The race for augmented reality (AR) supremacy just took an unexpected turn. Google, once set to challenge rivals like Meta and Apple with its AR headset Project Iris, has reportedly aborted the mission. According to Insider, citing three insiders, the tech giant has shelved its AR glasses project.
Last year's Google I/O showcased impressive translation glasses, a tantalizing glimpse into the future of wearable tech. Now, that future seems uncertain, casting doubts over Google's ambitious plans for transcription and navigation features.
The story doesn't end here, though. Google's shift away from hardware doesn't signify a withdrawal from the AR battlefield. Instead, it marks a strategic pivot towards software, building a 'micro XR' platform that could be licensed to other headset manufacturers, reminiscent of its successful Android model.
Interestingly, Insider suggests Google's ski goggle-like headset, which we reported on earlier, may still be on the table, albeit not as a solo project. A recent, albeit cryptic, announcement by Google, Samsung, and Qualcomm hinted at a collaborative effort on a new mixed reality platform. It now seems that the previously mentioned goggles could form the bedrock of Samsung's forthcoming headset.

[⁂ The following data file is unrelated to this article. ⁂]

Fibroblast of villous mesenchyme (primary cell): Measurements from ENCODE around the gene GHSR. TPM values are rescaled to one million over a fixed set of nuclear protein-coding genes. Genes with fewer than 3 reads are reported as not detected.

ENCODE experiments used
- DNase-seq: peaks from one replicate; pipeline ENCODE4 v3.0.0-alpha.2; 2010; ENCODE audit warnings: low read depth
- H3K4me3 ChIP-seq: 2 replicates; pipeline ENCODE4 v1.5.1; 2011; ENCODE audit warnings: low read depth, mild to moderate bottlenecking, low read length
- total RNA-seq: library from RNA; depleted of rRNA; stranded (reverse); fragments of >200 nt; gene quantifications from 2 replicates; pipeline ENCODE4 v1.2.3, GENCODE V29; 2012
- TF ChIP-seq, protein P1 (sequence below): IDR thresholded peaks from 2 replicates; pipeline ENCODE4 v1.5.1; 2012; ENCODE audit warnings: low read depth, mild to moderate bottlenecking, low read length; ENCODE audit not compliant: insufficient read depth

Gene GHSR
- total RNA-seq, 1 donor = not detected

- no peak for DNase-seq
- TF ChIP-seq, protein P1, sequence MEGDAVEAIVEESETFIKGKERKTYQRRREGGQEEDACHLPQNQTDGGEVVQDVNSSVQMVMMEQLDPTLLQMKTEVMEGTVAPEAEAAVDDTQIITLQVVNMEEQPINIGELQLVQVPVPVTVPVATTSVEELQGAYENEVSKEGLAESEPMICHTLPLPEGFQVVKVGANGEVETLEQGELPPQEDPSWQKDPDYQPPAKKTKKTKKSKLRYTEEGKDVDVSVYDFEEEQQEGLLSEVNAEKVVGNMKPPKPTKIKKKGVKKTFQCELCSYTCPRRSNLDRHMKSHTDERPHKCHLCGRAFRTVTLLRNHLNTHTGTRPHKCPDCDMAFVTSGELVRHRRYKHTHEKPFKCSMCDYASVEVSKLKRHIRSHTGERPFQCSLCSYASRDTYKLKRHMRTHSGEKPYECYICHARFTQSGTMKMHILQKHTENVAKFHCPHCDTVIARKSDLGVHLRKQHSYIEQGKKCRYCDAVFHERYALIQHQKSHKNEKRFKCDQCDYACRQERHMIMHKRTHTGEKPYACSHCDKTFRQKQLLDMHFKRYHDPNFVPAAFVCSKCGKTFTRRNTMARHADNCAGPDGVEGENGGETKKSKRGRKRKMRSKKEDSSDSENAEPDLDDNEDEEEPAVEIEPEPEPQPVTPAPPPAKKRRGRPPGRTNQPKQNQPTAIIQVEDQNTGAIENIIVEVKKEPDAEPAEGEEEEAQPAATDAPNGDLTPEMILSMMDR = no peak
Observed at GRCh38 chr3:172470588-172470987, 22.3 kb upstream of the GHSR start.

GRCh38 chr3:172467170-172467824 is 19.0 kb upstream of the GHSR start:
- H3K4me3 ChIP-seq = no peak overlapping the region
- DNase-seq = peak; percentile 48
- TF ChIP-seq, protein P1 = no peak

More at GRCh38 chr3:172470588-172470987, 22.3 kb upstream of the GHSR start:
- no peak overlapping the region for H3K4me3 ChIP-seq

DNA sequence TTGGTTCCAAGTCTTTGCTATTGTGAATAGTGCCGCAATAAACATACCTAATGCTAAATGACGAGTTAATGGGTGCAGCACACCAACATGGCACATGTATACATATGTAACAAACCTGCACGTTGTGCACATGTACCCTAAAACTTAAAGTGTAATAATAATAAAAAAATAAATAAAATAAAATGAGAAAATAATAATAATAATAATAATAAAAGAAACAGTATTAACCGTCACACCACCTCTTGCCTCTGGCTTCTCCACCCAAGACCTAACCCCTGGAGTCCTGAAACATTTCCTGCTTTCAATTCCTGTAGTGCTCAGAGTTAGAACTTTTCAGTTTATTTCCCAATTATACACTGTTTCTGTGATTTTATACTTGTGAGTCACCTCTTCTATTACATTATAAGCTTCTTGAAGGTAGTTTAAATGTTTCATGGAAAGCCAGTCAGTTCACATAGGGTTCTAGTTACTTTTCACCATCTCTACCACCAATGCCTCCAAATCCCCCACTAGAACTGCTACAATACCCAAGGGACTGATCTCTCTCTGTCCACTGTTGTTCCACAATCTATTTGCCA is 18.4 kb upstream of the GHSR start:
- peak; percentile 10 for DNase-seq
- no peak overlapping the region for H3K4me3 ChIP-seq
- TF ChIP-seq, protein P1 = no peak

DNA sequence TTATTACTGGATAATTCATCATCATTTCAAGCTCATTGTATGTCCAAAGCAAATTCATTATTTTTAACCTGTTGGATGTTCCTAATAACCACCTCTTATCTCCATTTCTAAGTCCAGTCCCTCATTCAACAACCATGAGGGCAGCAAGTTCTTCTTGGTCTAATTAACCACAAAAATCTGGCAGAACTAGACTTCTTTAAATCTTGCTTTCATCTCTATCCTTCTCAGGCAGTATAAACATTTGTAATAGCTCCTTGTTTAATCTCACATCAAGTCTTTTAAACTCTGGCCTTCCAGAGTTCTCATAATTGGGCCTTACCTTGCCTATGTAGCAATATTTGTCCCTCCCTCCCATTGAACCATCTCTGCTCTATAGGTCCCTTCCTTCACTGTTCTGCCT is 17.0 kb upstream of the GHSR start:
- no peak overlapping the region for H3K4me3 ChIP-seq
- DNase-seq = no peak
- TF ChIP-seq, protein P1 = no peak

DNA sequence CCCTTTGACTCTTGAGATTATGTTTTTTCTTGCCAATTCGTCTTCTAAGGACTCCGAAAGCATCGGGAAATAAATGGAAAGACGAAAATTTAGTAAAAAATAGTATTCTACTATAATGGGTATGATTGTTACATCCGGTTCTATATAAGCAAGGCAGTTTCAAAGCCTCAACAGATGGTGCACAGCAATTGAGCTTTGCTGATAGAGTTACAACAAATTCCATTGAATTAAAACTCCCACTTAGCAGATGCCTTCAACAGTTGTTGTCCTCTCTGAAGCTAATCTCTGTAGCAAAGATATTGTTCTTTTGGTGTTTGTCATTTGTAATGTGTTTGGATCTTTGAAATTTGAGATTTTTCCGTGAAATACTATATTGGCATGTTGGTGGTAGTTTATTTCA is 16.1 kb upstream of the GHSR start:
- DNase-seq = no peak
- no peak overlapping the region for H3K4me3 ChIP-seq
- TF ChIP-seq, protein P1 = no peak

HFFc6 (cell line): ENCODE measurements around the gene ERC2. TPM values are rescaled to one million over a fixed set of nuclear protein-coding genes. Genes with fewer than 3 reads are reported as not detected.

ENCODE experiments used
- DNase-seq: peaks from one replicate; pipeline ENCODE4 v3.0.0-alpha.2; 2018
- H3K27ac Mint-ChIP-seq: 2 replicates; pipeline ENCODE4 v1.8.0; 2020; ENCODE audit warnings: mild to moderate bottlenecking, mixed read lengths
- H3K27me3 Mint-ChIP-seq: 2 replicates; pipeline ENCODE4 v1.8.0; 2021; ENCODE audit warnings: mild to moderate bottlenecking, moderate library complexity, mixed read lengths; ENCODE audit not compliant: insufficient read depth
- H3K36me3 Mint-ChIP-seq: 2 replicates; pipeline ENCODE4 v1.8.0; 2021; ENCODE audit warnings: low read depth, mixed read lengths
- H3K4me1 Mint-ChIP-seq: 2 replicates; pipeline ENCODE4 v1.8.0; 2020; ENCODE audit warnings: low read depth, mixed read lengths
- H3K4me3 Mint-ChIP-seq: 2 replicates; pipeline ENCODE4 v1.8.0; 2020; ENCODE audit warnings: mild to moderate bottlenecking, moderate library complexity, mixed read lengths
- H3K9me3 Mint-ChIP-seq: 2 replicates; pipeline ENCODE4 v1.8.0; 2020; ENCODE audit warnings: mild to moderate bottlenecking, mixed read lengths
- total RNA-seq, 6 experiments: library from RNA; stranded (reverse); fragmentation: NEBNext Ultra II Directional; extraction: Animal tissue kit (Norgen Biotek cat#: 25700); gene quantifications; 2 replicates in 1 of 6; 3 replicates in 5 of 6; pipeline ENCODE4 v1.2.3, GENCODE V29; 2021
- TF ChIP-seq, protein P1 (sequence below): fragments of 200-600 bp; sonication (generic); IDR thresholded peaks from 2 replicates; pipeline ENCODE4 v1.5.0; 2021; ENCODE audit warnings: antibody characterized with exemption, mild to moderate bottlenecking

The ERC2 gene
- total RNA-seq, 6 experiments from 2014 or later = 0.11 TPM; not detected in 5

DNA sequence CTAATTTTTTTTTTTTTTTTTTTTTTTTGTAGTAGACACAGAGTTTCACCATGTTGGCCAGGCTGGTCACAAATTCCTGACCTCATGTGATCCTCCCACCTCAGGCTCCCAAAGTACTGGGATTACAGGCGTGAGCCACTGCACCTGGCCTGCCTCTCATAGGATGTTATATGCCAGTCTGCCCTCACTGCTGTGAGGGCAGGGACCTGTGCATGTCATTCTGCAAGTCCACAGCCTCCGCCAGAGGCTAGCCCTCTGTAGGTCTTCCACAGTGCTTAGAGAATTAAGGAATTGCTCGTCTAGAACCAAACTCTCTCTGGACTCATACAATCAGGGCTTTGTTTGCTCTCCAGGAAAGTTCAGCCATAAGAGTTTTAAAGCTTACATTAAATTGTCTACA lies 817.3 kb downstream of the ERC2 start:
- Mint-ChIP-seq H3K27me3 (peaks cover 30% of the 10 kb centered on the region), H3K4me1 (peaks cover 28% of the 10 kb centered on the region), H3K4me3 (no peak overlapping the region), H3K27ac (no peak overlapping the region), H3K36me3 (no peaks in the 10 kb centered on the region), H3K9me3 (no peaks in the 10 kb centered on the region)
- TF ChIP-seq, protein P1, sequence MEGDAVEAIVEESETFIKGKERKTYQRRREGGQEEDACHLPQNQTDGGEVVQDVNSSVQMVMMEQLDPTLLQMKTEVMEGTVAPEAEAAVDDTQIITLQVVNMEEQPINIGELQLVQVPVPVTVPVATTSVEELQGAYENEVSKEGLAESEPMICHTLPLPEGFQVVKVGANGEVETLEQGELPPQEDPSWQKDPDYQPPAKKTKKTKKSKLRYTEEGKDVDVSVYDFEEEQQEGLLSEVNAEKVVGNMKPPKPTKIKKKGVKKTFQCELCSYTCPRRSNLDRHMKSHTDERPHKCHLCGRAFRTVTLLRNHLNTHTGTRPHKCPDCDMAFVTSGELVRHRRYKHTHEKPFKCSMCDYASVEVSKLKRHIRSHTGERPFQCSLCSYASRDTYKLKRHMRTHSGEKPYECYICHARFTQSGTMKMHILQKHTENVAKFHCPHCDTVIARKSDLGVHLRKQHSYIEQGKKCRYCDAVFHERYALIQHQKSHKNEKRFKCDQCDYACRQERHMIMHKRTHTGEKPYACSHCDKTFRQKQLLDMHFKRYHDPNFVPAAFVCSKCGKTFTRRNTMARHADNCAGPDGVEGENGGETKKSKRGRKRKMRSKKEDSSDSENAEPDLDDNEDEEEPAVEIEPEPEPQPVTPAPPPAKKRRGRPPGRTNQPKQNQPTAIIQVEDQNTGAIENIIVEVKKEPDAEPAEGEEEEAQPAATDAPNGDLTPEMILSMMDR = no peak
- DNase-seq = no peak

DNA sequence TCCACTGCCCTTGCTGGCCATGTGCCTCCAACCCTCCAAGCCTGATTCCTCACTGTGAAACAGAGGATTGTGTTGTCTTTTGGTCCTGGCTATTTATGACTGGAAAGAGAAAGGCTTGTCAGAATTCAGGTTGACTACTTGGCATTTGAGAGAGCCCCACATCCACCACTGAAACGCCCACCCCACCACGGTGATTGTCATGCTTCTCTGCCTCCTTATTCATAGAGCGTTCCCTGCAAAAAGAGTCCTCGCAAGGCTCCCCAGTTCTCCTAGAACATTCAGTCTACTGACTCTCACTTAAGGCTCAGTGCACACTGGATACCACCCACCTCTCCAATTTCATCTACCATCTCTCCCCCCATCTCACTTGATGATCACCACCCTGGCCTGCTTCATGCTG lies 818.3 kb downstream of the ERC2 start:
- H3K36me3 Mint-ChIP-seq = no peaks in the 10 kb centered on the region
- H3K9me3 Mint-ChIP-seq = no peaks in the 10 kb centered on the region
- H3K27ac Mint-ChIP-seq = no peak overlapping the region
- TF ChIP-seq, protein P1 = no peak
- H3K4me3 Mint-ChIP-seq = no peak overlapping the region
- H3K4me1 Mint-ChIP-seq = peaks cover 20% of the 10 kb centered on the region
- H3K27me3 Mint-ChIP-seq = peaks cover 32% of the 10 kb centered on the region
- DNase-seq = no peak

Google's tech alliances aren't new. The company joined forces with Samsung to modify Android for the Galaxy Fold series, long before the launch of its own Pixel Fold.
Last month, Google VP Sameer Samat, at Google I/O 2023, promised more details later in the year about the Samsung partnership. However, Google's shifting AR strategies and notable departures, including Clay Bavor, the company's head of VR/AR, suggest turbulent times for the tech giant's AR ambitions.
While the curtains seem to be drawing on Project Iris, Google's AR journey is far from over. With its pivot towards software and potential collaborations, we can only wait to see how Google's AR story unfolds.